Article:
On the road, the beefier boxer is said to propel the tweaked GT3 to 100km/h in just 4.5 seconds - 0.3 seconds quicker than its predecessor and just three tenths slower than the $300,000 all-wheel drive 911 Turbo.

Hard to believe, but there’s an even quicker naturally aspirated 911 to come in the current 996 series, with the GT3 RS (reviving the popular 911 Renn Sport name from the 1973 original) set to arrive here in March 2004 to celebrate 40 years of the legendary 911 nameplate.

Essentially a road-going Carrera Cup car with styling inspired by the $400,000 rear-drive turbocharged 340kW GT2 (technically the 911 flagship with 0-100km/h pace of 4.1 seconds - 10 of which were sold here between August 2001 and August 2003), the RS will bring the number of 911 variants to a staggering 11.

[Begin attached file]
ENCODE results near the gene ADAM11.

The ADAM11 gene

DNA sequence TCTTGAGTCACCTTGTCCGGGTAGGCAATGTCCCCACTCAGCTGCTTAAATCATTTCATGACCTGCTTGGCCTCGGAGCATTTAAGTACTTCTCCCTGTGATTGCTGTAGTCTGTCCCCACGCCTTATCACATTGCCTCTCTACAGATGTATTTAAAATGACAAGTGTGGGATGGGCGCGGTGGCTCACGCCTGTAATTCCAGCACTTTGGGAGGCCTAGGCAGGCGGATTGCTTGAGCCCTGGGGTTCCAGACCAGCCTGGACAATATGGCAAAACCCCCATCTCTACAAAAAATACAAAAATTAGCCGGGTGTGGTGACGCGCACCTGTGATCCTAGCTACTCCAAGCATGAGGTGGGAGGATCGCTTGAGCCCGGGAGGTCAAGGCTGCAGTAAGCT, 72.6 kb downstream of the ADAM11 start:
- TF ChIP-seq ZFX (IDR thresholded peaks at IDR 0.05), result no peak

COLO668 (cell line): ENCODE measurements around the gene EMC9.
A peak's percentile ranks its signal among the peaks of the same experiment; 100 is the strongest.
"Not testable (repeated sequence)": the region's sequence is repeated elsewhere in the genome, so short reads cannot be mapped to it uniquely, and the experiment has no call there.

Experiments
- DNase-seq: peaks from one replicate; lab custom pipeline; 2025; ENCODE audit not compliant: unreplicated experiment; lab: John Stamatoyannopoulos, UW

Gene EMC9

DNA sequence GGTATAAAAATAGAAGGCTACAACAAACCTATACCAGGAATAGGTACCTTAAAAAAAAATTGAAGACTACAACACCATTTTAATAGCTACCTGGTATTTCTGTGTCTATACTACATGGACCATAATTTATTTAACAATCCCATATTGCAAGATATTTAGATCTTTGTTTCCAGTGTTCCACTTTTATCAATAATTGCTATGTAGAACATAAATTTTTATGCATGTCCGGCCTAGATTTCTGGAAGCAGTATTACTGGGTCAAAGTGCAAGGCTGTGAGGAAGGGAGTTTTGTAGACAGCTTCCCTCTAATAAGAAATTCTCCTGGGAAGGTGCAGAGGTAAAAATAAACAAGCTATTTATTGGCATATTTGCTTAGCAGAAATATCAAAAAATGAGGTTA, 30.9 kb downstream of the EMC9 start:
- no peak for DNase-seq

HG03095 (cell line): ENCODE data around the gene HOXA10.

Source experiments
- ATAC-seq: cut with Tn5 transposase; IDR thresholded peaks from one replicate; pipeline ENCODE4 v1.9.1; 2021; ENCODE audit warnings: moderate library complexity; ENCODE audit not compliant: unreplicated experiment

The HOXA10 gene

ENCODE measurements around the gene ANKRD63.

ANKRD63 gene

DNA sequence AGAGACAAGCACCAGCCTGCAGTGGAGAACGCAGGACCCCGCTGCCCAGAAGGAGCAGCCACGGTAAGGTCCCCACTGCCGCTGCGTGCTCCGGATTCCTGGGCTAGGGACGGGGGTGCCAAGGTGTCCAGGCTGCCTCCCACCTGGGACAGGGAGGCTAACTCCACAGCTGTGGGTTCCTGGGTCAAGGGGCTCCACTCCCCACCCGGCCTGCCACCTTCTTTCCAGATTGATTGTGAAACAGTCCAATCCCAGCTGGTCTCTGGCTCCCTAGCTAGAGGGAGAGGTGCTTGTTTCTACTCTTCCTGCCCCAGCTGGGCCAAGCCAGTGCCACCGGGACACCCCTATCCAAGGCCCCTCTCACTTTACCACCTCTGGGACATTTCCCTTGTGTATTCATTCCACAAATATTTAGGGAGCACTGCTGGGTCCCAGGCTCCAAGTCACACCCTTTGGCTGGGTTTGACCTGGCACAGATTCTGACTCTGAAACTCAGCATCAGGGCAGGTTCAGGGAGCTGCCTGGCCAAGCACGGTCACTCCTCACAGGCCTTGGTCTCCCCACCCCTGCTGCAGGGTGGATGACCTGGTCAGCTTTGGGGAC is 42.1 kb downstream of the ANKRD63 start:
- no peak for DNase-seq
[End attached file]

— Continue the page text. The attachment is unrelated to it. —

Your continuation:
Revealed at the 2003 Frankfurt motor show, the GT3 RS is 45kg lighter thanks to its lack of air-conditioning, a glovebox and centre console, and its use of carbon-fibre for its door mirrors, bonnet, engine cover and rear wing. There’s even an acrylic rear windscreen in the name of weight saving.

Its fettled 3.6 boxer produces the same power and torque peaks at fewer revs and helps shave a tenth off the standard GT3’s 0-100km/h pace. Just 300 will be built, with 15 coming to Australia - all of them spoken for.

But for now the most exclusive 911 is the standard GT3 which, along with an astonishingly muscular new engine specification, features beefier brakes and wheels and the facelifted 911’s new styling treatment.


On the surface of it, its new face aside, there appear to be few changes to this facelifted GT3. Certainly none that would seem to justify its whopping $40,000 price hike.

But one drive is evidence enough the changes run more deeply than a new corporate face and revised fixed rear wing. And that Porsche hasn’t forgotten how to produce cutting edge performance cars.